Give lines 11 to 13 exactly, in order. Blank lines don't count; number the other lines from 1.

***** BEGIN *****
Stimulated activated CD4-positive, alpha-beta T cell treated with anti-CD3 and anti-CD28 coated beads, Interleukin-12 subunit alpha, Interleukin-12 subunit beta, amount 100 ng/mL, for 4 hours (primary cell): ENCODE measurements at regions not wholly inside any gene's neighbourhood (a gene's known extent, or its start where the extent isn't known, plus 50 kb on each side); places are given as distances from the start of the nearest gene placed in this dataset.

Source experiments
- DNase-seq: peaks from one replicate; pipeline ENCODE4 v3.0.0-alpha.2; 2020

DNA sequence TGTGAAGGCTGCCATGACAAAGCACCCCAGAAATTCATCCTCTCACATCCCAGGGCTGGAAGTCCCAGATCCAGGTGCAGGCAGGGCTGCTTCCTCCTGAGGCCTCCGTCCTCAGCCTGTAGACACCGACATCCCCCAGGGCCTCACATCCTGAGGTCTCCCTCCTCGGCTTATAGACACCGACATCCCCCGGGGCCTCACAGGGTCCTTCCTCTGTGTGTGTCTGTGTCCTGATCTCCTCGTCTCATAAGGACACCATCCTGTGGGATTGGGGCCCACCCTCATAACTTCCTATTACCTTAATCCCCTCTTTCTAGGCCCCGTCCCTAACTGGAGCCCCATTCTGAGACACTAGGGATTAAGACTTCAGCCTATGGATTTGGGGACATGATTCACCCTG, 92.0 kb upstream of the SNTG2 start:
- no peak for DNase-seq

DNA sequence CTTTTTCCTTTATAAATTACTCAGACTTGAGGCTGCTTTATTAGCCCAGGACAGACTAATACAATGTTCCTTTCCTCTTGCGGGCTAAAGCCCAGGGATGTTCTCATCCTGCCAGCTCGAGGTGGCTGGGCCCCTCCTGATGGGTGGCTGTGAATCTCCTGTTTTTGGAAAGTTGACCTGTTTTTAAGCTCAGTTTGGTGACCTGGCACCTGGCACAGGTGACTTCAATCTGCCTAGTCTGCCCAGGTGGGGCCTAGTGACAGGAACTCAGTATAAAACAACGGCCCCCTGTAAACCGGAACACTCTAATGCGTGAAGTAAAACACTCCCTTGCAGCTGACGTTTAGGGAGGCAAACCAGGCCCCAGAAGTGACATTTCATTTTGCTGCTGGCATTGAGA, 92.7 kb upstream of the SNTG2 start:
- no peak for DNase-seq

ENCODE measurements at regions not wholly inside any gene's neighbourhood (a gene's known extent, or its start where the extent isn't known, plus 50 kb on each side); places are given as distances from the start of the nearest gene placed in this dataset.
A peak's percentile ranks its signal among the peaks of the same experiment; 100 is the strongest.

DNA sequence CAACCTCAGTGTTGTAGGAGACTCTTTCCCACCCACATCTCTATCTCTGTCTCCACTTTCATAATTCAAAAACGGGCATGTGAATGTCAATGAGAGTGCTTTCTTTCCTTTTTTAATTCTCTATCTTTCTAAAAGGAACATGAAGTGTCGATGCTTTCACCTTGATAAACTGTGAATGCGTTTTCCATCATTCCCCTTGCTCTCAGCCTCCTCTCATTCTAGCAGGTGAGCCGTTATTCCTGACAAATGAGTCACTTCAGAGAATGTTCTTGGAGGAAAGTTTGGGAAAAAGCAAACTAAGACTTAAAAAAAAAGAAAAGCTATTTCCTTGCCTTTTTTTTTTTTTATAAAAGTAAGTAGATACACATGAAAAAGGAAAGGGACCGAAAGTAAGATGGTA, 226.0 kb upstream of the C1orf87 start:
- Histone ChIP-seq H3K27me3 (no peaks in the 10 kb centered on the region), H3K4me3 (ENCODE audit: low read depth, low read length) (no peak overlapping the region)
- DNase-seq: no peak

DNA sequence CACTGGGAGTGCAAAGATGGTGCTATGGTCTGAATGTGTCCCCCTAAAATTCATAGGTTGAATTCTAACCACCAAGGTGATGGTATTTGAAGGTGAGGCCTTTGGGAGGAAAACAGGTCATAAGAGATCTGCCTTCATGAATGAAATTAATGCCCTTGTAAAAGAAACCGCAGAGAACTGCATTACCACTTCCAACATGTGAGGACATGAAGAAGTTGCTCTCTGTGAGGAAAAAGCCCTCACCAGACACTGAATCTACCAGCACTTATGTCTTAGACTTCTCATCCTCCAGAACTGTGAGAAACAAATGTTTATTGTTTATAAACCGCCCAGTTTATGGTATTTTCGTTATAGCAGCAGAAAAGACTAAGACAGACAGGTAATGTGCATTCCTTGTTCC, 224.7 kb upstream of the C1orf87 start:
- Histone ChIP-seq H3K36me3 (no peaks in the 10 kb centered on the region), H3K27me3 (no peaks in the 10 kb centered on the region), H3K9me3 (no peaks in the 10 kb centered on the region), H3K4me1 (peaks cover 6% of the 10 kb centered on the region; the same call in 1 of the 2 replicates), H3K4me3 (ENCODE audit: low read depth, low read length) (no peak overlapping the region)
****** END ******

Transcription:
- Histone ChIP-seq H3K27me3 (no peaks in the 10 kb centered on the region), H3K4me3 (ENCODE audit: low read depth, low read length) (no peak overlapping the region)
- DNase-seq: no peak

DNA sequence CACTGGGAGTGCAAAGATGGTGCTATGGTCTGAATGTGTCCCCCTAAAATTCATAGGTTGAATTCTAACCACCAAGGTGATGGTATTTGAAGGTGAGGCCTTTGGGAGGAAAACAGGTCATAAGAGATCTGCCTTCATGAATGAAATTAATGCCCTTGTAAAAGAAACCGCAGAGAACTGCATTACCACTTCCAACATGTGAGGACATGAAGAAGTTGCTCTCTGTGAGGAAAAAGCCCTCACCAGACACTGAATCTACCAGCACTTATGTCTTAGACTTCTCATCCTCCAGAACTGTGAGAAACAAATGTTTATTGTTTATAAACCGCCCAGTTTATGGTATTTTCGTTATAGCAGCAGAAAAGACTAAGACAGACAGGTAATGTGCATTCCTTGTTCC, 224.7 kb upstream of the C1orf87 start: